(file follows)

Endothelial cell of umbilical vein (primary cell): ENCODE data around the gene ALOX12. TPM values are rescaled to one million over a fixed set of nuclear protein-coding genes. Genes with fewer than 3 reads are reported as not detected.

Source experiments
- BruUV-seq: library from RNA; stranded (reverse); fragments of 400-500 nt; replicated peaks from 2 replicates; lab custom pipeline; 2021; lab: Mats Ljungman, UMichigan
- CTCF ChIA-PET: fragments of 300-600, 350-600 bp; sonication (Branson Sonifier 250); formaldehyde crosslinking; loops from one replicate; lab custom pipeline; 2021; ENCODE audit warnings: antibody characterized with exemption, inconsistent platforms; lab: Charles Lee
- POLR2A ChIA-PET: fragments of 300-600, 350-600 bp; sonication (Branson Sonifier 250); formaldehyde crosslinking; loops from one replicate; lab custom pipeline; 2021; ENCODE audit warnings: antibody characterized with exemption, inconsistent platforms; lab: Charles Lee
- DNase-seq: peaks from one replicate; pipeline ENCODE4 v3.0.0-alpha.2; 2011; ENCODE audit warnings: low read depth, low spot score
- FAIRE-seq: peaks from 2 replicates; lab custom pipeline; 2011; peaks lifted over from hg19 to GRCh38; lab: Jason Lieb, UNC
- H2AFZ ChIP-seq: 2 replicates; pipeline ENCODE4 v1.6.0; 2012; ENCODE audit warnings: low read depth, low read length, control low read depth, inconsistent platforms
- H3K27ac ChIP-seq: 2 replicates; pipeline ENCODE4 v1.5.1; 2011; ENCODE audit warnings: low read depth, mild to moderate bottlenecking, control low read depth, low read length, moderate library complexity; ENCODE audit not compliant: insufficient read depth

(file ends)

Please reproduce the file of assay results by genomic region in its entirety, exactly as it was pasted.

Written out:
Endothelial cell of umbilical vein (primary cell): ENCODE data around the gene ALOX12. TPM values are rescaled to one million over a fixed set of nuclear protein-coding genes. Genes with fewer than 3 reads are reported as not detected.

Source experiments
- BruUV-seq: library from RNA; stranded (reverse); fragments of 400-500 nt; replicated peaks from 2 replicates; lab custom pipeline; 2021; lab: Mats Ljungman, UMichigan
- CTCF ChIA-PET: fragments of 300-600, 350-600 bp; sonication (Branson Sonifier 250); formaldehyde crosslinking; loops from one replicate; lab custom pipeline; 2021; ENCODE audit warnings: antibody characterized with exemption, inconsistent platforms; lab: Charles Lee
- POLR2A ChIA-PET: fragments of 300-600, 350-600 bp; sonication (Branson Sonifier 250); formaldehyde crosslinking; loops from one replicate; lab custom pipeline; 2021; ENCODE audit warnings: antibody characterized with exemption, inconsistent platforms; lab: Charles Lee
- DNase-seq: peaks from one replicate; pipeline ENCODE4 v3.0.0-alpha.2; 2011; ENCODE audit warnings: low read depth, low spot score
- FAIRE-seq: peaks from 2 replicates; lab custom pipeline; 2011; peaks lifted over from hg19 to GRCh38; lab: Jason Lieb, UNC
- H2AFZ ChIP-seq: 2 replicates; pipeline ENCODE4 v1.6.0; 2012; ENCODE audit warnings: low read depth, low read length, control low read depth, inconsistent platforms
- H3K27ac ChIP-seq: 2 replicates; pipeline ENCODE4 v1.5.1; 2011; ENCODE audit warnings: low read depth, mild to moderate bottlenecking, control low read depth, low read length, moderate library complexity; ENCODE audit not compliant: insufficient read depth